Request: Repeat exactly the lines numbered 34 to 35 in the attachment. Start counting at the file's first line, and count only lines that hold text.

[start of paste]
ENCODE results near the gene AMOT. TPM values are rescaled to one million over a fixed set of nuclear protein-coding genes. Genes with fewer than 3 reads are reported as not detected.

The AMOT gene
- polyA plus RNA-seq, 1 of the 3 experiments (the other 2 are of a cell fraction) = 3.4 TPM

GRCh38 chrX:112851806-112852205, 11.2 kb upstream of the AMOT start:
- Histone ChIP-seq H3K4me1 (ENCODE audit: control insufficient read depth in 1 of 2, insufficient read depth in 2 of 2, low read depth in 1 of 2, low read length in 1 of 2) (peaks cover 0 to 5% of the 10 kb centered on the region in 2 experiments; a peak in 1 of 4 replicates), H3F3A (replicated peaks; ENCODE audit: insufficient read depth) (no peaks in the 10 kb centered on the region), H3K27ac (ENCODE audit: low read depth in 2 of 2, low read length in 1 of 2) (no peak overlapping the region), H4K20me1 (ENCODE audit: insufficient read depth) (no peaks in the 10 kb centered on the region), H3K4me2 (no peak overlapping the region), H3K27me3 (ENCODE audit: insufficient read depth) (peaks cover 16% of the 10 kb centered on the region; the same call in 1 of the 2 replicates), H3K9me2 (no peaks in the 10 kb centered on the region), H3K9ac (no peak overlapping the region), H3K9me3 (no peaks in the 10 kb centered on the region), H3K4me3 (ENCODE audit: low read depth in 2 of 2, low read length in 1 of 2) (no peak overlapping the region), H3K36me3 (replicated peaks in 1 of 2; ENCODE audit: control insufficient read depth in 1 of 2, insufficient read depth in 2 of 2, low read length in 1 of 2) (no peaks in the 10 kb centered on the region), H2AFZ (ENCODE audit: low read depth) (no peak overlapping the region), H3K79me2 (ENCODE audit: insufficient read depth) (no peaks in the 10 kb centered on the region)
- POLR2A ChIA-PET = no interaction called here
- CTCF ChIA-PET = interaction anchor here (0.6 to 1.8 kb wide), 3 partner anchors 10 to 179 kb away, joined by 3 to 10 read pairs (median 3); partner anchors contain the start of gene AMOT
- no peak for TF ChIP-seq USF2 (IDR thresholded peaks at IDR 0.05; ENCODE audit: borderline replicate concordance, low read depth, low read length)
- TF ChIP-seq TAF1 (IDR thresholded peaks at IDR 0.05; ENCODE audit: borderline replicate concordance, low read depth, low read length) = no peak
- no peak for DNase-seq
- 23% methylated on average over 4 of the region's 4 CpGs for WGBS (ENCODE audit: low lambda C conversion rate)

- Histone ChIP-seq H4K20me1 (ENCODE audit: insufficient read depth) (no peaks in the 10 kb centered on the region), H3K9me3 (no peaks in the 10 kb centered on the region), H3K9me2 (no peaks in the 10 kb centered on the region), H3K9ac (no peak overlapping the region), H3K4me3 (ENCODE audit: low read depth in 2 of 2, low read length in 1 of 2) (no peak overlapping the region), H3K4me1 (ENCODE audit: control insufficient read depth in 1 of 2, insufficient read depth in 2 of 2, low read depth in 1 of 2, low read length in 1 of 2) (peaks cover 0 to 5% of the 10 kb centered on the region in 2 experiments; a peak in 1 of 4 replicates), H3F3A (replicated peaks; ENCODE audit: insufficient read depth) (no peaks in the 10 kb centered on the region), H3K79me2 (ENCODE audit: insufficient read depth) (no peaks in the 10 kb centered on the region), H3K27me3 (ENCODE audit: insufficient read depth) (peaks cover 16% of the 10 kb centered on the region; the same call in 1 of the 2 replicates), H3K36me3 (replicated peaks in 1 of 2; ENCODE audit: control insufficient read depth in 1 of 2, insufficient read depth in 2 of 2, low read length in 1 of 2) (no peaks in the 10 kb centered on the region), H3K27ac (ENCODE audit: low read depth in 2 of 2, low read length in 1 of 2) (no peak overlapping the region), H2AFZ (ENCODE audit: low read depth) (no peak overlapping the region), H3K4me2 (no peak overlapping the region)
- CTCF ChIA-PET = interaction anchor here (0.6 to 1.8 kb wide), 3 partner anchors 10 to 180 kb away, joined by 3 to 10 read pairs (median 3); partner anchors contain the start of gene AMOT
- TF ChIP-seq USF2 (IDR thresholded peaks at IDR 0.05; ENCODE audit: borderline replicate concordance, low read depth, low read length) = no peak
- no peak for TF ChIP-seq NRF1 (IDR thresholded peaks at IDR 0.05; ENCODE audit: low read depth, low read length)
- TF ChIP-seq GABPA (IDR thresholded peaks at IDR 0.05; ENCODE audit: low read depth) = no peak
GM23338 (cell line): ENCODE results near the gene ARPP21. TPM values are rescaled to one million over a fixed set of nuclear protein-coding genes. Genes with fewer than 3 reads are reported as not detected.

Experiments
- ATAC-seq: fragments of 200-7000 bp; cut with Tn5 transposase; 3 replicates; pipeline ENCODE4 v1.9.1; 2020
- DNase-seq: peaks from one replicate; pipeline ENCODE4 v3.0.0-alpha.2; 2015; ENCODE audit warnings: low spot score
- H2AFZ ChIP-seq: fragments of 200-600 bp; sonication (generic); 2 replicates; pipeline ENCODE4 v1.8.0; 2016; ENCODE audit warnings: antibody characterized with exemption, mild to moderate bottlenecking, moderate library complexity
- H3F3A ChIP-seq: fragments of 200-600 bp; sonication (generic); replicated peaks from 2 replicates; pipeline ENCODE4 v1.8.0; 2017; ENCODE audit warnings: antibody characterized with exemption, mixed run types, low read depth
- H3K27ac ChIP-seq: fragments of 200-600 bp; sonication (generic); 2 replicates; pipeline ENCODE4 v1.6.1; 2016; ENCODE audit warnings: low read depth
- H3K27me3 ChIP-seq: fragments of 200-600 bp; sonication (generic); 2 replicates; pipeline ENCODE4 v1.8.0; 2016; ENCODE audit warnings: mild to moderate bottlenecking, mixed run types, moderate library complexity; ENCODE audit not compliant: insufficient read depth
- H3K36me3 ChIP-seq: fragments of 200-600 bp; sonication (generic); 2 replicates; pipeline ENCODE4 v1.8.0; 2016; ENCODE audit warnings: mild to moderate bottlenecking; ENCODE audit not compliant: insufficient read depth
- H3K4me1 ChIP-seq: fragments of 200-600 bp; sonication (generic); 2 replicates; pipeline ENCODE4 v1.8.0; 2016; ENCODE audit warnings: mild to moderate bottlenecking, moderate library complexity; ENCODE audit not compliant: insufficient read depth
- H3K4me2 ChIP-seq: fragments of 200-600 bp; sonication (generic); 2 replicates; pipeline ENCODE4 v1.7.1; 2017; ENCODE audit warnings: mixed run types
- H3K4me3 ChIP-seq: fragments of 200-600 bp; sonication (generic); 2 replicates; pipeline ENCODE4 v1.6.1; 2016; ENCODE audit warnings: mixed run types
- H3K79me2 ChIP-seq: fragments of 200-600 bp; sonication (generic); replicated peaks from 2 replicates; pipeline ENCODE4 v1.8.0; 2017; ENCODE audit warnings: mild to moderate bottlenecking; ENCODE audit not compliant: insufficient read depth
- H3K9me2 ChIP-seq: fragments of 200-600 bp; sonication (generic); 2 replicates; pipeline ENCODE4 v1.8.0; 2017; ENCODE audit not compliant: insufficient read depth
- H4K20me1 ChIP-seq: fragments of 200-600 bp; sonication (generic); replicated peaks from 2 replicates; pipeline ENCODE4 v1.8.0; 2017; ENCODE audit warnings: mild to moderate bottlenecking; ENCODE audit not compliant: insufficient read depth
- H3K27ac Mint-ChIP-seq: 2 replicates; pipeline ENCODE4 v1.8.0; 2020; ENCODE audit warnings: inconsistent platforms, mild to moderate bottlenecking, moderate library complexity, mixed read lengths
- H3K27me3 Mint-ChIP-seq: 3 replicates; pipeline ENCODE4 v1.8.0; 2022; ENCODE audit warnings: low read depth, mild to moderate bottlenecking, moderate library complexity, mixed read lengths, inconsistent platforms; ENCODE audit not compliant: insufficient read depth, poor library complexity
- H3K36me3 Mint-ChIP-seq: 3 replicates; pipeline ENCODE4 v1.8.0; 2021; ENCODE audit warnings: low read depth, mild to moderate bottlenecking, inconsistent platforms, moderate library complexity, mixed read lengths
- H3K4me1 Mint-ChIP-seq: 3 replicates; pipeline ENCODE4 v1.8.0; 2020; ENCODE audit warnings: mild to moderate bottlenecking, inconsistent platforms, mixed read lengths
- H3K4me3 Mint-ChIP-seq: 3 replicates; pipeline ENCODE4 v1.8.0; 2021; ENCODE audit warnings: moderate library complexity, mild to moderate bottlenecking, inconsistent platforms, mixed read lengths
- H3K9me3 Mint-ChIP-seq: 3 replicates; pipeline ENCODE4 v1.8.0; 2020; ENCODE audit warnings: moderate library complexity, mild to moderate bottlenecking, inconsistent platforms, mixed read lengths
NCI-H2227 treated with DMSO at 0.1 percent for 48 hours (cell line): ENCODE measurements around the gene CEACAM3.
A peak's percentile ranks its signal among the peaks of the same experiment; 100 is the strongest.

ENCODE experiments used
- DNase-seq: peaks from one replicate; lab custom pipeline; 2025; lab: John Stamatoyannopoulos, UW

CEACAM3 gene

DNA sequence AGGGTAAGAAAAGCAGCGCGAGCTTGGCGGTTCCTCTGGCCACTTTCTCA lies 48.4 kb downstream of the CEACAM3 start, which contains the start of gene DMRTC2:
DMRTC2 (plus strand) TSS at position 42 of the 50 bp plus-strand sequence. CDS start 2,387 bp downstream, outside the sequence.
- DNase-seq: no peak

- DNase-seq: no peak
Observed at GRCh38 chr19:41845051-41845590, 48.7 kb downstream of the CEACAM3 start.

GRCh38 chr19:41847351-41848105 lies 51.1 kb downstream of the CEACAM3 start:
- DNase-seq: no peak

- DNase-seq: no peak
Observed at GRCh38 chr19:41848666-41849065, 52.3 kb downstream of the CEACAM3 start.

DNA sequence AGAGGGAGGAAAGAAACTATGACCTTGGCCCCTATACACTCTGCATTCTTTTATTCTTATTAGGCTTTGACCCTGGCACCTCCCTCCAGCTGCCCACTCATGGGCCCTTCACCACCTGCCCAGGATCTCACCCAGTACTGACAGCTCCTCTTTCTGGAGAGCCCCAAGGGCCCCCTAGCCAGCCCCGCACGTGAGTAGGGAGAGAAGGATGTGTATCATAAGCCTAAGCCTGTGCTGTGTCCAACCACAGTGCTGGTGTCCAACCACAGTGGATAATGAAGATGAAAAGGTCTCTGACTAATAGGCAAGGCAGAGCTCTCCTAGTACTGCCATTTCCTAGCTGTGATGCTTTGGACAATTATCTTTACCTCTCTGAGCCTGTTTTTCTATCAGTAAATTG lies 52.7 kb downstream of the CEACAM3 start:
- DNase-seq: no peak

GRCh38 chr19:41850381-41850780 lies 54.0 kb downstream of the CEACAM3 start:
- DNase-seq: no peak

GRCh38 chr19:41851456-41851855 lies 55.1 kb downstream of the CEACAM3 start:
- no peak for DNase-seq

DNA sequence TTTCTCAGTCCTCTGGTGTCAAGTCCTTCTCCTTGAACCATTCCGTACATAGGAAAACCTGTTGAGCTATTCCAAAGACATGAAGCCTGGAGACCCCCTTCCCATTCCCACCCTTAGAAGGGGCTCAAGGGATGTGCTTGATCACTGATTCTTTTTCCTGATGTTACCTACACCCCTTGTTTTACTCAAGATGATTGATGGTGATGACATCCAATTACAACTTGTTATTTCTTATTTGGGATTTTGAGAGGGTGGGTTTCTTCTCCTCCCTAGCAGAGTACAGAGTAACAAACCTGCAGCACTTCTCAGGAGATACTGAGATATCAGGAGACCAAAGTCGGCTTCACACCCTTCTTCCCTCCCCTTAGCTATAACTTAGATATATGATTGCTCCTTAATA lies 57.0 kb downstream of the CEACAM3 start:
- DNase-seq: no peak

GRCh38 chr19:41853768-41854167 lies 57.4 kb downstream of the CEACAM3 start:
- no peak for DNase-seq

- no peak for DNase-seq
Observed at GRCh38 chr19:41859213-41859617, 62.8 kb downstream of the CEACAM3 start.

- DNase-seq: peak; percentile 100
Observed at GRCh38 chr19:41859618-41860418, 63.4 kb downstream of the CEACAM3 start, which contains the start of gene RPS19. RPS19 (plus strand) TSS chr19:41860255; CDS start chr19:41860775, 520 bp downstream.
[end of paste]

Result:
- H3K36me3 Mint-ChIP-seq: 3 replicates; pipeline ENCODE4 v1.8.0; 2021; ENCODE audit warnings: low read depth, mild to moderate bottlenecking, inconsistent platforms, moderate library complexity, mixed read lengths
- H3K4me1 Mint-ChIP-seq: 3 replicates; pipeline ENCODE4 v1.8.0; 2020; ENCODE audit warnings: mild to moderate bottlenecking, inconsistent platforms, mixed read lengths